¶10 Romero contends that F.G. ineffectively assisted him during his police interview when he failed to advise Romero of the consequences of submitting to police interrogation and a polygraph test. We reject this contention because Romero's right to representation had not yet attached.

1. Legal Standards

¶11 The Fifth and Sixth Amendments to the United States Constitution provide criminal defendants a right to counsel, People v. Vickery, 229 P.3d 278, 280 (Colo. 2010), and this right includes the right to the effective assistance of counsel, Strickland v. Washington, 466 U.S. 668, 686 (1984). The Fifth and Sixth Amendments' protections, however, are not the same. Vickery, 229 P.3d at 280. The Fifth Amendment right to counsel attaches when a defendant is subjected to custodial interrogation, regardless of whether charges have been filed. Miranda v. Arizona, 384 U.S. 436, 444 (1966). A custodial interrogation occurs when a person has been taken into custody or deprived of his freedom of action in some significant way. Id. In contrast, the Sixth Amendment right to counsel attaches only once charges are filed. McNeil v. Wisconsin, 501 U.S. 171, 175 (1991).

2. Analysis

¶12 The postconviction court concluded that Romero's right to representation had not yet attached under either the Fifth or Sixth Amendments when he appeared with F.G. for a police interview and polygraph test. We agree.

¶13 Romero's Fifth Amendment right to counsel had not attached because the police interview was not custodial. See Miranda, 384 U.S. at 444. Romero was not under arrest, and his freedom was not restricted in any significant way. See id. At a pretrial hearing, the trial court found that Romero voluntarily submitted to the interview, the detectives made no threats or promises to Romero in exchange for his cooperation, and Romero knew he was permitted to leave the interview at any time. Because the record adequately supports these findings, we decline to disturb them on appeal. See Dunlap v. People, 173 P.3d 1054, 1062 (Colo. 2007).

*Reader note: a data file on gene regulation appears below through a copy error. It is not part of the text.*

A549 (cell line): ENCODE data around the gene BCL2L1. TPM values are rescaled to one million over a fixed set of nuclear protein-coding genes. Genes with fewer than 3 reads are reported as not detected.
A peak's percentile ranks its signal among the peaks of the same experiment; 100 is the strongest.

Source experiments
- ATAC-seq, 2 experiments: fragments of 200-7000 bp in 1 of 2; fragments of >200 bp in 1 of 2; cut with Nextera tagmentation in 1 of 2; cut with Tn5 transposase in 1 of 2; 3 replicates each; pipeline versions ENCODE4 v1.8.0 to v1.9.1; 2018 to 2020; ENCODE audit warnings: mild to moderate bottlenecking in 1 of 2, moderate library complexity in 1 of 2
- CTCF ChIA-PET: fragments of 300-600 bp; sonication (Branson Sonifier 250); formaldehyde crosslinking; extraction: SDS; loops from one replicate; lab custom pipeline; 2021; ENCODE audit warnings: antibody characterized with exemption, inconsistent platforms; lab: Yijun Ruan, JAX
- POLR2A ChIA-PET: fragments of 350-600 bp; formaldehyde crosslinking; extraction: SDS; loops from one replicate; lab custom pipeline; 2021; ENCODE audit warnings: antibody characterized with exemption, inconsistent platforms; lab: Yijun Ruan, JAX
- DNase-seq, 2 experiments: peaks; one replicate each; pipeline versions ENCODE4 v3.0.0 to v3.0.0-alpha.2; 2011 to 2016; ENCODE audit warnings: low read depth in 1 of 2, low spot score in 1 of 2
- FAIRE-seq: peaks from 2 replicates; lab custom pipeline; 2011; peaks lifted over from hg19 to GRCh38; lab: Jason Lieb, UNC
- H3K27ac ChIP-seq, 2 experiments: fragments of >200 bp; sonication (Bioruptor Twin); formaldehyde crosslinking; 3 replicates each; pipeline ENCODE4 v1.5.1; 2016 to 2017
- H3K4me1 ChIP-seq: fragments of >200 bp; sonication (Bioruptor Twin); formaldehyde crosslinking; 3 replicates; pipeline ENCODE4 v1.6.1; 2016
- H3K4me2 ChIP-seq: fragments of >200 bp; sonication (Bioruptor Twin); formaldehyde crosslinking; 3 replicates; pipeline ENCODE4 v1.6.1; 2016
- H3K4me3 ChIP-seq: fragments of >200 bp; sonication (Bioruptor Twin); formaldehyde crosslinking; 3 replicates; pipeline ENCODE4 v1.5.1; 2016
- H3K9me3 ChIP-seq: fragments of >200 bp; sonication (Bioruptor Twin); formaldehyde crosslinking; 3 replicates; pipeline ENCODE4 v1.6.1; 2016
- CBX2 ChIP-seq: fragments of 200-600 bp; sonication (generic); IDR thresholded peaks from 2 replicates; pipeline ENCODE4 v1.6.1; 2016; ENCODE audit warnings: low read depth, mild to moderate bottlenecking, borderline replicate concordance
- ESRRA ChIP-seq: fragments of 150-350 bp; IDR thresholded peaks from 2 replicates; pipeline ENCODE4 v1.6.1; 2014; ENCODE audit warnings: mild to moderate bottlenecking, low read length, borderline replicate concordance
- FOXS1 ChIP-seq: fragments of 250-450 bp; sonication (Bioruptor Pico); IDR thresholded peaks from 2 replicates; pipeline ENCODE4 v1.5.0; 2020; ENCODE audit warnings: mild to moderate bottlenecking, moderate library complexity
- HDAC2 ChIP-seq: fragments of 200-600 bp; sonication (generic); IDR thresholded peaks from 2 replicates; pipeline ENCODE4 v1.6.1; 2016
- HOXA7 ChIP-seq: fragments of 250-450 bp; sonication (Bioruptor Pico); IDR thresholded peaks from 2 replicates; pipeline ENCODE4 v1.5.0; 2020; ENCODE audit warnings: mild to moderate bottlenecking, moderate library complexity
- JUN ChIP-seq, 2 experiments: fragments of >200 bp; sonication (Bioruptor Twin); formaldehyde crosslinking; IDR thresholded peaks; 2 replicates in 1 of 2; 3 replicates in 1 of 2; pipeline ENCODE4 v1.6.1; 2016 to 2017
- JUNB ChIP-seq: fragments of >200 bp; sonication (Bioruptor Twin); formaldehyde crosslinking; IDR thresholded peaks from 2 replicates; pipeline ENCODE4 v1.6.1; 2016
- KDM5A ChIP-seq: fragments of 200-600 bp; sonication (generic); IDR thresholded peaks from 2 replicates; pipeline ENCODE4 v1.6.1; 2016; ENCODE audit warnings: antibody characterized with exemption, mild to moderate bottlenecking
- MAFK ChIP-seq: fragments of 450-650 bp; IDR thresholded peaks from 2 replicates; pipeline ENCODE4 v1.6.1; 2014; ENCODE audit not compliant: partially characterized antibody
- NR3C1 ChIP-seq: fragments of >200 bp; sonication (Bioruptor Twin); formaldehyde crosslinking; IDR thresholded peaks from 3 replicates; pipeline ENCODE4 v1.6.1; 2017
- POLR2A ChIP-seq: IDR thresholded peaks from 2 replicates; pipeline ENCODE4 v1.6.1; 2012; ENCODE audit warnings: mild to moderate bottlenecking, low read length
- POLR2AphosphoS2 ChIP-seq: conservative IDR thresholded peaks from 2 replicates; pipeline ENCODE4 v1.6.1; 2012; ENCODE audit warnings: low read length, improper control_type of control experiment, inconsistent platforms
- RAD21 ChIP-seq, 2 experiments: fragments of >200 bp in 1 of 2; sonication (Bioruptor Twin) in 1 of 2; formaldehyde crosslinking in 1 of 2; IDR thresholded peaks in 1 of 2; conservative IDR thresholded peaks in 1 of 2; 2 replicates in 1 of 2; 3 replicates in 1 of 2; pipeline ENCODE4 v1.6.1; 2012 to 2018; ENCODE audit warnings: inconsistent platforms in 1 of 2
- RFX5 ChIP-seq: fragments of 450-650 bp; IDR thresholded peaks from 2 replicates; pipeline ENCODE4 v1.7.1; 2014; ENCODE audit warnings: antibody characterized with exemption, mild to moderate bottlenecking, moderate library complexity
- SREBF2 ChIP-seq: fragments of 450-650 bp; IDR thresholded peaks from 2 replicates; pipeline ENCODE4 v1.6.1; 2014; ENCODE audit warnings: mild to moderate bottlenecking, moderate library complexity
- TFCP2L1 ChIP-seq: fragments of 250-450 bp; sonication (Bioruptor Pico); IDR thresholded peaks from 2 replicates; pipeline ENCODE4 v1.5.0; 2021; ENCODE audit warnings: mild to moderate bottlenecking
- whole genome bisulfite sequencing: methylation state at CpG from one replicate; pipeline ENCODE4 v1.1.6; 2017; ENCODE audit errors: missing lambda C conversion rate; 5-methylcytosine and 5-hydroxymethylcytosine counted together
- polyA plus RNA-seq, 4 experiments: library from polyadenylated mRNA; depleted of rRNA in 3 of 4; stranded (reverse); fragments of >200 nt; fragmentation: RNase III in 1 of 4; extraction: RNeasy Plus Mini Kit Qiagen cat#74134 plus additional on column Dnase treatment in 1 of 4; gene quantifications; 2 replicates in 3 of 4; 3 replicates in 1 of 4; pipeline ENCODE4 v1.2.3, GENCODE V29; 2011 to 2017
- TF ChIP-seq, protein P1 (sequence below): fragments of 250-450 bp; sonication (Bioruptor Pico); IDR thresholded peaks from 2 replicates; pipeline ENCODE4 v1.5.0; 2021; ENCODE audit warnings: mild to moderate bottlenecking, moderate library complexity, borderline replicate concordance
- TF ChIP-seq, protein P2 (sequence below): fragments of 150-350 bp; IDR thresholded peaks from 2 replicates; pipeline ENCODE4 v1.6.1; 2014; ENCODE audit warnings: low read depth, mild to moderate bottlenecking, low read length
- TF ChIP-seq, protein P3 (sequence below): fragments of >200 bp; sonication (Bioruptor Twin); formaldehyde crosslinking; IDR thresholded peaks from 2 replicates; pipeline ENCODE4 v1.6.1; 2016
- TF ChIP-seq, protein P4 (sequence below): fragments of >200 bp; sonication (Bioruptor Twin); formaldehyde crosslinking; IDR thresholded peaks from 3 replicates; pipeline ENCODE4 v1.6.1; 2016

¶14 Romero's Sixth Amendment right to counsel had also not attached because Romero had not yet been charged. See McNeil, 501 U.S. at 175. To the contrary, the interrogation and polygraph occurred over a year before Romero was indicted.

¶15 Accordingly, Romero's ineffective assistance of counsel claim with regard to F.G.'s pre-indictment representation fails.

B. Post-Indictment Advice

¶16 Romero next contends that F.G. ineffectively assisted him during trial because F.G. visited Romero in jail and improperly advised him. In so doing, F.G. failed to tell Romero that F.G. represented the codefendant's interests, and failed to mention that F.G. had a pending criminal investigation against him. We reject Romero's claims because F.G. never represented Romero during any critical stages in this case, helped prepare his defense, or otherwise appeared on his behalf, and thus, the constitutional guarantee of effective assistance did not apply.

1. Legal Standards

¶17 The Sixth Amendment right to effective assistance of counsel guaranteed under Strickland, 466 U.S. at 686, "does not include the right to receive good advice from every lawyer a criminal defendant consults about his case." United States v. Martini, 31 F.3d 781, 782 (9th Cir. 1994). Rather, for a lawyer's advice to constitute ineffective assistance of counsel, it must come from a lawyer who represents the criminal defendant, helps prepare his defense, or otherwise appears on the defendant's behalf in the case. Id. at 782; see Davis v. People, 871 P.2d 769, 772–79 (Colo. 1994) (applying Strickland standard to defendant's attorney of record); Hagos v. People, 2012 CO 63, ¶¶ 16–28 (same); see also United ...